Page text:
India is renowned for its sweets, or mithai in Hindi-Urdu. Indian desserts, like much of the vast South Asian country’s cuisine, vary from region to region, with coconut proving especially popular throughout the tropical south. Take, for example, Goa’s rosewater-scented, coconut-and-semolina cake, called baath. In the eastern region of West Bengal (as well as in Bangladesh, just across the border), palm jaggery is incorporated into dense, fudgy sandesh, made from cardamom-scented paneer. And in the central-northern regions—heavily influenced by the Persian techniques and ingredients introduced during the Mughal Empire—elegant court treats like vibrant saffron toast are frequently blinged out with silver leaf.
Though not considered dessert in India, the banana fritters and rice porridges traditionally offered up to the Hindu goddess Attukal Amal during Kerala’s Attukal Pongala festival are certainly sugary enough for you to serve after dinner—they make a good breakfast, too.
So whether you’re looking for a sweet way to start your day or end a meal, our best Indian dessert recipes make it easy to incorporate the flavors of this complex nation.
Goan Coconut Cake
Kheer (Indian Rice Pudding)
Traditional cardamom-scented Indian rice pudding owes its particular richness to the inclusion of whole milk, which has been reduced by half during the cooking process to produce a thick, creamy base. Get the recipe for Kheer (Indian Rice Pudding) » Landon Nordeman
Fried Banana and Rice Flour Balls (Unniyappam)
These sweet, fried rice flour balls are a typical prasadam, or “offering,” sold at Hindu temples in Kerala or at local sweet shops. The runny batter, which includes banana purée, grated coconut, and jaggery syrup, is spooned into a ghee-coated appachatti pan (a specialty pan with divots), which is then heated over an open flame, cooking the batter into crispy cakes. (If you have an aebleskiver or takoyaki pan, those work too.) Fried unniyappam can be stored for up to a week and reheated in a moderate oven before serving. Get the recipe for Fried Banana and Rice Flour Balls (Unniyappam) » Michelle Heimerman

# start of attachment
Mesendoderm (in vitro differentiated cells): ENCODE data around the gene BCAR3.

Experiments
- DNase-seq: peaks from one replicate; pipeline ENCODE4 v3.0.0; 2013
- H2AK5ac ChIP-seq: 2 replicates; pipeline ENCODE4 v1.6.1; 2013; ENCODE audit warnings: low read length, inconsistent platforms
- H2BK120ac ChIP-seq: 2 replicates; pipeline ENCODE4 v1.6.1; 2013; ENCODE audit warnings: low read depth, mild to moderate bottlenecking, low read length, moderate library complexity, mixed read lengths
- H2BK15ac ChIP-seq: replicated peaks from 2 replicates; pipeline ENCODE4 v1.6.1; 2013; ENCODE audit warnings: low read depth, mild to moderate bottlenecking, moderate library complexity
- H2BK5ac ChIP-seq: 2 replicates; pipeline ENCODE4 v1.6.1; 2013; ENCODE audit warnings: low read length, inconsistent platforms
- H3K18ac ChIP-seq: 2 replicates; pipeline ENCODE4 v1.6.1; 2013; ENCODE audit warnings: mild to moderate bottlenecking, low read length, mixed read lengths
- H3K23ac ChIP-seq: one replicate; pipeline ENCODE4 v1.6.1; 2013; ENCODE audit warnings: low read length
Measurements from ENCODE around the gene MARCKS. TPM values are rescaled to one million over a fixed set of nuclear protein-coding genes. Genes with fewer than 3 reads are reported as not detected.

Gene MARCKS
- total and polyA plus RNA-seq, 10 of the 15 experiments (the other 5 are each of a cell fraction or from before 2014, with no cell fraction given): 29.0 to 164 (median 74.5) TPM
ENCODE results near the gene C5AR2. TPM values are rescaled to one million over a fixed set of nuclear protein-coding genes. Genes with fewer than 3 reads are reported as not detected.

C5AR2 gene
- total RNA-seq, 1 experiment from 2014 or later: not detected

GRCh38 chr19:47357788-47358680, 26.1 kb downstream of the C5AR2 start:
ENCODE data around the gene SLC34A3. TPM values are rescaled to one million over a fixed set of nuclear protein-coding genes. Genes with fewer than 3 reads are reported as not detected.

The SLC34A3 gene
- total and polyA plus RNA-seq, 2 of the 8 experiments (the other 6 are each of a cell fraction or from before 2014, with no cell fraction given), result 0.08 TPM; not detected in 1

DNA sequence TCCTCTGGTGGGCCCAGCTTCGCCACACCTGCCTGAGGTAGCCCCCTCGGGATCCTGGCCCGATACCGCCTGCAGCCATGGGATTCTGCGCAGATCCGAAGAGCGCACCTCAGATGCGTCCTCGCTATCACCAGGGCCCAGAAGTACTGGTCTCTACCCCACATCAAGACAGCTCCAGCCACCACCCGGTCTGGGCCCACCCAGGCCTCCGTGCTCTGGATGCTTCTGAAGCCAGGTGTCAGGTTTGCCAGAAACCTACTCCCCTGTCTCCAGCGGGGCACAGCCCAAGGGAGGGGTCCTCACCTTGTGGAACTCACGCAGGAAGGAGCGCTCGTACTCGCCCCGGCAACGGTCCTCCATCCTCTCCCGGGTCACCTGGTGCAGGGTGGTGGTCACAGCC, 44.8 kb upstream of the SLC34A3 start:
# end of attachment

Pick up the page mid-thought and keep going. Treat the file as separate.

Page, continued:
Ricotta Pancakes in Cardamom Syrup (Malpura)
Tamil-Style Sweet Rice Pudding
Steamed Cardamom-Spiced Rice Flour Balls (Mandaputtu)
Local to Kerala, these chewy, lightly granular sweet rice balls are made by binding green mung bean flour and rice flour with cashews, coconut, raisins, and cardamom, using melted ghee and jaggery syrup. Their flavor profile—sweet but strongly spiced—is typical of South Indian sweets. At the Attukal Pongala festival, where they’re created as an offering to a Hindu goddess, they’re steamed in special pans with individual divots, but a bamboo steamer or steamer insert works just as well. Get the recipe for Steamed Cardamom-Spiced Rice Flour Balls (Mandaputtu) » Michelle Heimerman
Sevaya Kheer (Vermicelli Milk Pudding)
Bengali Milk Sweets (Sandesh)
Punjabi-Style Carrot Pudding (Gajar ka Halwa)
Spiced Indian Cake Balls (Roti Laddu)
Sweet Yogurt with Saffron and Pistachios (Shrikhand)
Shahi Tukra (Royal Toast)
Pistachio Ice Cream
Sweetened whole milk flavored with crushed cardamom, saffron, and pistachio is frozen in molds to create these impressive, sculptural desserts.Get the recipe for Pistachio Ice Cream » André Baranowski
Indian Sweet Coconut Porridge (Pongala)